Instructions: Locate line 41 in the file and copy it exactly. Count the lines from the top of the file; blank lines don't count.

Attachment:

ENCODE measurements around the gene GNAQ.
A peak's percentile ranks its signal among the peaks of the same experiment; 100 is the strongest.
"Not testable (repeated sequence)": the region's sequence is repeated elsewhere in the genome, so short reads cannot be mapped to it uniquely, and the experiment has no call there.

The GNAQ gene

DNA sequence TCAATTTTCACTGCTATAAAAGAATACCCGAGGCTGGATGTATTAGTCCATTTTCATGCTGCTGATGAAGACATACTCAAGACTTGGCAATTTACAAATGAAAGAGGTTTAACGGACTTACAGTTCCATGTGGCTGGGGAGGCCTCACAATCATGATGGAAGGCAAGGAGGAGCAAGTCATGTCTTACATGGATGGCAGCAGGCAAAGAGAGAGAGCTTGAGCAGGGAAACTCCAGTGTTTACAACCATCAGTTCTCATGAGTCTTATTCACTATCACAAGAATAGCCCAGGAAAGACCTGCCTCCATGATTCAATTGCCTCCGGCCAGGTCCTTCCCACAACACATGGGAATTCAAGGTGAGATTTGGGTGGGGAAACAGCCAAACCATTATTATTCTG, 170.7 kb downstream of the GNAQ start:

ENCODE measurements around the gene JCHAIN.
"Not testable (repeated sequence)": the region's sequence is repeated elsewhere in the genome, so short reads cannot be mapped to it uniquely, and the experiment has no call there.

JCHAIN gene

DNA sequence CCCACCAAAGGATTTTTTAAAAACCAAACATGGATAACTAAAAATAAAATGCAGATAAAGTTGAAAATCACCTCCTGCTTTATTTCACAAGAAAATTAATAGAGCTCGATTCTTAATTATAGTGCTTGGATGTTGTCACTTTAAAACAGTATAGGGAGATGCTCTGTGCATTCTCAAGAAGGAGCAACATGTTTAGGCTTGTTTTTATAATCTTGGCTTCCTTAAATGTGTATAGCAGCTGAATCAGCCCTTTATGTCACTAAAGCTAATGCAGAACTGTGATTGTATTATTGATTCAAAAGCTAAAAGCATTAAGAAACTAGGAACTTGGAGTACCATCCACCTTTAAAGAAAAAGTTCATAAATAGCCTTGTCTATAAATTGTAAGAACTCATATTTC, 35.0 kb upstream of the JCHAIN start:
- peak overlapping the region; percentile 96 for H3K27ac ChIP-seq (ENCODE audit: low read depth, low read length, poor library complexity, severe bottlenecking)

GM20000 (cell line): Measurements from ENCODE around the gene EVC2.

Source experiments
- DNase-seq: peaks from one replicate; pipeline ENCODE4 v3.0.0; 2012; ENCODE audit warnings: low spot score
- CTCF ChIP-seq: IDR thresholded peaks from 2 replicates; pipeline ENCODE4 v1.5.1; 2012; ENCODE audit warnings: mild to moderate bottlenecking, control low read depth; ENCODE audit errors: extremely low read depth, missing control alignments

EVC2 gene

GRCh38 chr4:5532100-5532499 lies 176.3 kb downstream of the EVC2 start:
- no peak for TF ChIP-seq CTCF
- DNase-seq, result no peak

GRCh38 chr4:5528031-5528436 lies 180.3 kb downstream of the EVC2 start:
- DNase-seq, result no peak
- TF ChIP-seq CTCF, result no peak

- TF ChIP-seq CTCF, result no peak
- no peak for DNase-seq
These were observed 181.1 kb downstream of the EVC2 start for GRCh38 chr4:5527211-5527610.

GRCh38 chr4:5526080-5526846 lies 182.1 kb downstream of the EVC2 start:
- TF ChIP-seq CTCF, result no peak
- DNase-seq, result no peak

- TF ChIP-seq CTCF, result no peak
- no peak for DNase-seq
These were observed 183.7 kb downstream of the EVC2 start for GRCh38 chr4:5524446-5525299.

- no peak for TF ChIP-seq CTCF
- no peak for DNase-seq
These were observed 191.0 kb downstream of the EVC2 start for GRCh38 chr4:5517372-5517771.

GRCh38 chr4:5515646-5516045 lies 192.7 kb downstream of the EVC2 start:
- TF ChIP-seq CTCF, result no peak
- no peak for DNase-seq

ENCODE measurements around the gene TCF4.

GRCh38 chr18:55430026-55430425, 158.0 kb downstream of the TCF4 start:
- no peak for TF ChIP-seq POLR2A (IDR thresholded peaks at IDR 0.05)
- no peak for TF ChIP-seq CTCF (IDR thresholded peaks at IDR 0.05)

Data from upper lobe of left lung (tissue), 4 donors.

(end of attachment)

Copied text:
Data from upper lobe of left lung (tissue), 4 donors.